Traveling Through America's Backyard
by Brently Johnson
I confess I’m a sucker for trains. I’m wrapped up in the myth, the steam, the rackety-rack-rack of the wheels swallowing up track.
When I think of trains, I’m wooed by their slinky figures on the horizon in a painting by Hopper or Monet, exhaling muscled clouds of smoke just
beyond a farmer’s field. Trains summon the romance that sleeps within us. What good movie, or classic at least, doesn’t contain a scene on a
train, two lovers in a compartment with the world hurrying by? It’s as if time is suspended, and the train itself becomes this place—inhabited,
lovely, completely untroubled.
Riding the Coast Starlight from Portland to San Diego, the train slowly pulls from its berth and across the steel bridge on a dreary
Oregon day, the rain flinging itself up the Willamette and onto our cozy windows. Quickly, we enter the stockyards outside of town, then the
backlots of storage units, and the littered properties of those who could only afford to have a train rumbling along their backporch. Even this is
considered art, the unscrupulous details of tricycles spilled over beneath wet laundry on the line, the abandoned husks of cars, lumber piles,
scrap metal piles, the papermills, the mean, brown dogs barking at the lounge car whipping by.
We move deeper into the frame, traveling south through the canvas of the coast, seeing the brushstrokes of palm leaves and green,
California winter hills. I am jostled by the endless rows of garlic near Gilroy, artichokes outside Salinas, watertowers proudly boasting the names
of towns I’ve never read before. Cows graze the San Andreas fault above King City, and I look for crooked fences, sudden signs of the earth’s
shifting in its seat.
And this vision I also paint: on my elbows in the middle of the night, too excited to sleep, watching trees, weighted with snow, lean hard
towards the train as we near the Willamette Pass. And this: my wife’s face kissing the window while the ocean slaps less than forty feet away
and oil derricks in the distance appear almost peaceful, like blinking Christmas trees. And finally this: three women on horseback from a grassy
hill waving to the train as we pass them outside Paso Robles where the air smells rich and loamy with vineyards.
“Amtrak is like Greyhound on rails.” This is not entirely untrue. That sexy figure of the locomotive I imagined before is now more
beast-like, sluggish, antiquated—even sad. Like a great fighter, late in his years, stumbling around the ring, it’s as if we are waiting, almost
wishing, for the rail system to just go down. And when it does, its length smacking the floor, history derailed and rusting in the rain, we feel a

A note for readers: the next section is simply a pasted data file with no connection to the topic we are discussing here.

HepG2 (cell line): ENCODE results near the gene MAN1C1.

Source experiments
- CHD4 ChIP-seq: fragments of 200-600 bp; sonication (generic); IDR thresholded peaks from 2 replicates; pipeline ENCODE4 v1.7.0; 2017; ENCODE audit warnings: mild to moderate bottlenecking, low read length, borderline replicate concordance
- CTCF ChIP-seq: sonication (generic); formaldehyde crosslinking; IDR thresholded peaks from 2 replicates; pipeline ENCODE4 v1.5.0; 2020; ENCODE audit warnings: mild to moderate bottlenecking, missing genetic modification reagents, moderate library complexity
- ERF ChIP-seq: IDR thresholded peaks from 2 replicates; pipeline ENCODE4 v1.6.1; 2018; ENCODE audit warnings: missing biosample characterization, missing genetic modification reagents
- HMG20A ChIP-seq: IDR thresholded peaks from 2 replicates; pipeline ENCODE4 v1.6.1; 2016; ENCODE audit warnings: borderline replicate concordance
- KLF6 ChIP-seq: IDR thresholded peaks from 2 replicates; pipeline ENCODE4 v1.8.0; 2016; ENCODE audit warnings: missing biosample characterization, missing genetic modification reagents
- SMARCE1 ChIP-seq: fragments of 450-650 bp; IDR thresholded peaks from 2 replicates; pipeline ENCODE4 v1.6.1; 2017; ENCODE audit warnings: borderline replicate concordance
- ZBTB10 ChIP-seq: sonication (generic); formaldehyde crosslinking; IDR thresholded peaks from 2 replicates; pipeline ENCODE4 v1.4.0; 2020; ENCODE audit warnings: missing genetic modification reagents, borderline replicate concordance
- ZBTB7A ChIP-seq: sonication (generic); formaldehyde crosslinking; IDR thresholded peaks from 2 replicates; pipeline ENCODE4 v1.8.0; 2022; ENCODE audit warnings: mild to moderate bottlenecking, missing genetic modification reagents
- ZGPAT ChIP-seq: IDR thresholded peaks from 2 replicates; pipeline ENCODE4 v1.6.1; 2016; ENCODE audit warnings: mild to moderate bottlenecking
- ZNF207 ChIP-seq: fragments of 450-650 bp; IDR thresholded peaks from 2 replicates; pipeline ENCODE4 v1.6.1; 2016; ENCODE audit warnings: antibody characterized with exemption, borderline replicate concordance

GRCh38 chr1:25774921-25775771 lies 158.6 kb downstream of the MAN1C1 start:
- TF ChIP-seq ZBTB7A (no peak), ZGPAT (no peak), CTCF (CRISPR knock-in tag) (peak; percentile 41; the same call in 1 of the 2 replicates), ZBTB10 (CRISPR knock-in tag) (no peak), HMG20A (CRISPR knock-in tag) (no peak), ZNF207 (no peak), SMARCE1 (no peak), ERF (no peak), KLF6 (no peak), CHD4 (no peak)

part of us cut in half, nauseous with shame. Is this our fault, so busy, so obsessed with the freedom of a car, that we have killed the train? How
much of its decline is caused by things larger than us -- the car companies, the oil companies -- that are beyond our control? Is it just an
inevitable change? Whichever the cause or combination thereof, if the train in this country were to finally fall to euthanasia, we would all be
severed from an era that is barely alive today. Even if that era is flawed in its romance, even if it now passes through junkyards where the
farmer’s fields once stood, it is a place we can imagine, derive some satisfaction from.
When I heard Amtrak is seriously facing budget cuts that will cancel many long distance routes, such as the Empire Builder from Seattle
to Chicago, I sensed another art form dying out, an animal nearing its extinction. Like the great works of arts and legends we live our lives by,
trains permit us to wallow in our imagination, to believe, even if it is a myth, in something.
As we reach the Soledad station peeling in the sun, the spanish tiles baked to faded orange, I realize how closely it resembles a
museum—the intricate architectures that ripen with age. Families wait with their luggage. Men stand inside the cool doorways, shaded from the
sun. There are more people than I imagined milling around, some excited and others dull with routine. Children chase gulls from the benches. A
voice is muffled on the intercom announcing our arrival. The conductor deboards and smokes on the platform, occasionally kicking small gravel
back onto the tracks. An older couple approaches him to insure they’re making for the right train. He drags on his cigarette before nodding,
understanding the answer he must give. They watch the smoke lift from his lips as he tells them the direction this train is heading.